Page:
“I never saw an ugly thing in my life: for let the form of an object be what it may—light, shade and perspective will always make it beautiful.” ~John Constable
It is often said that beauty is in the eye of the beholder, always referring to one person seeing beauty in another. I contend, however, that beauty is a state of mind—your state of mind. If you are beautiful in your own eyes, you remain beautiful whether others recognize it or not; but you first have to settle it in your mind that you are beautiful.
In September 2010, Oprah interviewed some of the most glamorous women to ever grace television screens: Teri Hatcher, Cybill Shepherd and Linda Evans. Cybill talked about how her beauty had brought her fame, and how aging had caused her to wrestle with having allowed society’s definition of beauty to dictate her worth and identity.
Linda’s natural hair color had been dishwater blond, but when the studios changed it to platinum, people suddenly thought she looked more beautiful and she got more attention. However, she never lost sight of herself because she knew where her true value lay.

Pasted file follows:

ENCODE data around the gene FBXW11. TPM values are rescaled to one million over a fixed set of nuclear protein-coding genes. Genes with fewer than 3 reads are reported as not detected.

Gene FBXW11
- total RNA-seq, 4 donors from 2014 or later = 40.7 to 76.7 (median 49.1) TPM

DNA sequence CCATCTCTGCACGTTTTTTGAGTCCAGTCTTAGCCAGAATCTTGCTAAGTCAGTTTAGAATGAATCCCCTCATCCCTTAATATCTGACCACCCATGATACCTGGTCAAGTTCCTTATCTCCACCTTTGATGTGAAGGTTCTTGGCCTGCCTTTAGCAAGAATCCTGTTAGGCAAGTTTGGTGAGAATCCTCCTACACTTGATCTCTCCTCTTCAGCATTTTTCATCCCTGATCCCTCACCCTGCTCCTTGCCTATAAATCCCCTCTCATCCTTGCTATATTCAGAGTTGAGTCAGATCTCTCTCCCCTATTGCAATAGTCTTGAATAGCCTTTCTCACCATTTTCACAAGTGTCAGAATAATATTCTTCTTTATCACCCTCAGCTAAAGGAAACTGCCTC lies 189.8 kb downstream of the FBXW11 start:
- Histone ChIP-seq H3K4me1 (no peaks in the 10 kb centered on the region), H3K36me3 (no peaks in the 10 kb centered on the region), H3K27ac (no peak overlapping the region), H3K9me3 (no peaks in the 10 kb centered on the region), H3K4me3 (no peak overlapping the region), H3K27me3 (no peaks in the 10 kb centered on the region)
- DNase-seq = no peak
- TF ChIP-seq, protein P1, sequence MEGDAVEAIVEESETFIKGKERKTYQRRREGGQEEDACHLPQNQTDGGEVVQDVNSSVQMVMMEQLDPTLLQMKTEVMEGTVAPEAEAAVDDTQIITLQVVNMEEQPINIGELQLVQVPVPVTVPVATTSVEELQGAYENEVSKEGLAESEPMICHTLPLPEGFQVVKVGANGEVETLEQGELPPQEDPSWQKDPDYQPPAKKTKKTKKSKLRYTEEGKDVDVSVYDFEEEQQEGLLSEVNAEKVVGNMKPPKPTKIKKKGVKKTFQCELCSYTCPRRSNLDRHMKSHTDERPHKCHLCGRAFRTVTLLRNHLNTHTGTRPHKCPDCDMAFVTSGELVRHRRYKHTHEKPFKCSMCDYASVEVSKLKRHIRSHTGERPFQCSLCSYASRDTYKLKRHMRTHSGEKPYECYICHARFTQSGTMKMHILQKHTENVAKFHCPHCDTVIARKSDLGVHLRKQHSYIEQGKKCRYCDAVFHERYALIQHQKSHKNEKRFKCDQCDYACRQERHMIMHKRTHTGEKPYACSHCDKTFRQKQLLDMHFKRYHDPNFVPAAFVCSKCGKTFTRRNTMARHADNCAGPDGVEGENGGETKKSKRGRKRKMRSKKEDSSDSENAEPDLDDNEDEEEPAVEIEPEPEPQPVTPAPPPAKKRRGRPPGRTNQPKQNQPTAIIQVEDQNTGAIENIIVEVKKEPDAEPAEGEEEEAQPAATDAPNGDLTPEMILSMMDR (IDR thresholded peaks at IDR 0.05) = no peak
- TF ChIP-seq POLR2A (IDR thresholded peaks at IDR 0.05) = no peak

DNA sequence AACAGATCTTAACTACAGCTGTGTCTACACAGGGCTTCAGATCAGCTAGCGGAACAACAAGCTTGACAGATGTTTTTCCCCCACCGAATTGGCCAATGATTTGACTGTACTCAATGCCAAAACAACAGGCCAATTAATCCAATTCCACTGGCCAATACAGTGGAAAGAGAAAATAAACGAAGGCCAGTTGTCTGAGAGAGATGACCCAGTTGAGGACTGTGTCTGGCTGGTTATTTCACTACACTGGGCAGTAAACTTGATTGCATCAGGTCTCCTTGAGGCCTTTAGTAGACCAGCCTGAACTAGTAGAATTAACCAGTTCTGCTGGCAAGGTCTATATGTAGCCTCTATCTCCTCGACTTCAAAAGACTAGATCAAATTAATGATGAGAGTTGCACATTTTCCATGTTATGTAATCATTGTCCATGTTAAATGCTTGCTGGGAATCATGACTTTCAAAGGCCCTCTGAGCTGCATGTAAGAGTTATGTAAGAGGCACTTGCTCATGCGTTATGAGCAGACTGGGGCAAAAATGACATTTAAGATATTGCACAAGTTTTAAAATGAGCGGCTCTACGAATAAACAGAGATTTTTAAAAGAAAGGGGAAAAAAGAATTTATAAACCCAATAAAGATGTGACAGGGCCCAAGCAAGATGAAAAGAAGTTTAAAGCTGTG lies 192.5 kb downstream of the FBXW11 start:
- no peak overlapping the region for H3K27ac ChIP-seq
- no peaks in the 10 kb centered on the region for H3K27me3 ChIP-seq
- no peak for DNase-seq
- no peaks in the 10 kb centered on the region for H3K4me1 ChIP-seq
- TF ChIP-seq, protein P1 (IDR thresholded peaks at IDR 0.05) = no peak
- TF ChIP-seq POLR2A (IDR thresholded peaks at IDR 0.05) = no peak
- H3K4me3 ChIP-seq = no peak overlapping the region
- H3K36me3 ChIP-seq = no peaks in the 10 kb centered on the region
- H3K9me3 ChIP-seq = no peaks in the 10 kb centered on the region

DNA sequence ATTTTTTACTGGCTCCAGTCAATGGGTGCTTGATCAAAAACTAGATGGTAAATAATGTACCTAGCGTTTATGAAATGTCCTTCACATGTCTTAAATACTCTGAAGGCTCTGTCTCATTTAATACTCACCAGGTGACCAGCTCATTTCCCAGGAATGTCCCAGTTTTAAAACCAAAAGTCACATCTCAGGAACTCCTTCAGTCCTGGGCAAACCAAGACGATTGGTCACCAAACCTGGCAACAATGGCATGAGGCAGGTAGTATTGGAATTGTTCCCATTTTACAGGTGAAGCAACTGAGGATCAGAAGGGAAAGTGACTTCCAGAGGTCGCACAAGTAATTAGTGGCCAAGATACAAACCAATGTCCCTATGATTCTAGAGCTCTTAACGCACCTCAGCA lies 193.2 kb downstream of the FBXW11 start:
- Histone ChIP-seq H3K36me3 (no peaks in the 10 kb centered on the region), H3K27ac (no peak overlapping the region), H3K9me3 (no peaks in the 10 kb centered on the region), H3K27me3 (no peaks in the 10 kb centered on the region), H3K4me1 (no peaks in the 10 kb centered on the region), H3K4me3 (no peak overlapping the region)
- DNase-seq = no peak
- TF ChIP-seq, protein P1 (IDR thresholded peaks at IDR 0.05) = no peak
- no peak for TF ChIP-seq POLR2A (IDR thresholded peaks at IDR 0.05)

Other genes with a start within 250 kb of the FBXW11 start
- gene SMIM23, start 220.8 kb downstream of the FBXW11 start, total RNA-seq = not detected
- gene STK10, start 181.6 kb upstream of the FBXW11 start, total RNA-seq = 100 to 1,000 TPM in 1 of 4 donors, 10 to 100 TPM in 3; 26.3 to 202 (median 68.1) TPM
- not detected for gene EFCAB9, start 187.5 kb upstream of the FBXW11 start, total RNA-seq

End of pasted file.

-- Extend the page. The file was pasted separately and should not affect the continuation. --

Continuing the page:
Teri talked about the debate she had sparked by posting pictures of herself on Facebook without makeup. That was the real Teri, not the one fronted on the Desperate Housewives show or the airbrushed one on magazine covers. She wanted people to know and love the real Teri. She feels her most beautiful when she’s most healthy: “…eating right, exercising, lifting weights and also sleeping well, experiencing joy, seeing friends, camping, hiking, laughing… It is certainly not based on a scale or a dress size.”
As I listened to Cybill admit that there were times when she didn’t feel beautiful enough even at the height of her career, a light came on for me. I remembered all the times people I didn’t even know had randomly come up to me—especially on days when I wasn’t feeling beautiful—and said, “You’re really beautiful!” I realized that picture I’d had in my mind of what a beautiful me looked like was different from what I saw in the mirror and what these random strangers saw when they looked at me. My state of mind made it difficult for me to see and appreciate my beauty.
That day, I decided to change the picture in my mind. I decided that the woman in the mirror is always beautiful and I would say it to her over and over again until it became her state of mind. It’s worked. I still have days when I don’t feel beautiful, but I never forget that I am beautiful.
Do take good care of yourself and try to look your best, but remember that beauty is primarily in your mind. So get yourself into a beauty state of mind by taking a piece of advice from Linda Evans: “Every woman should strive to love what she sees in the mirror.”
*Written for Monica Chang Blog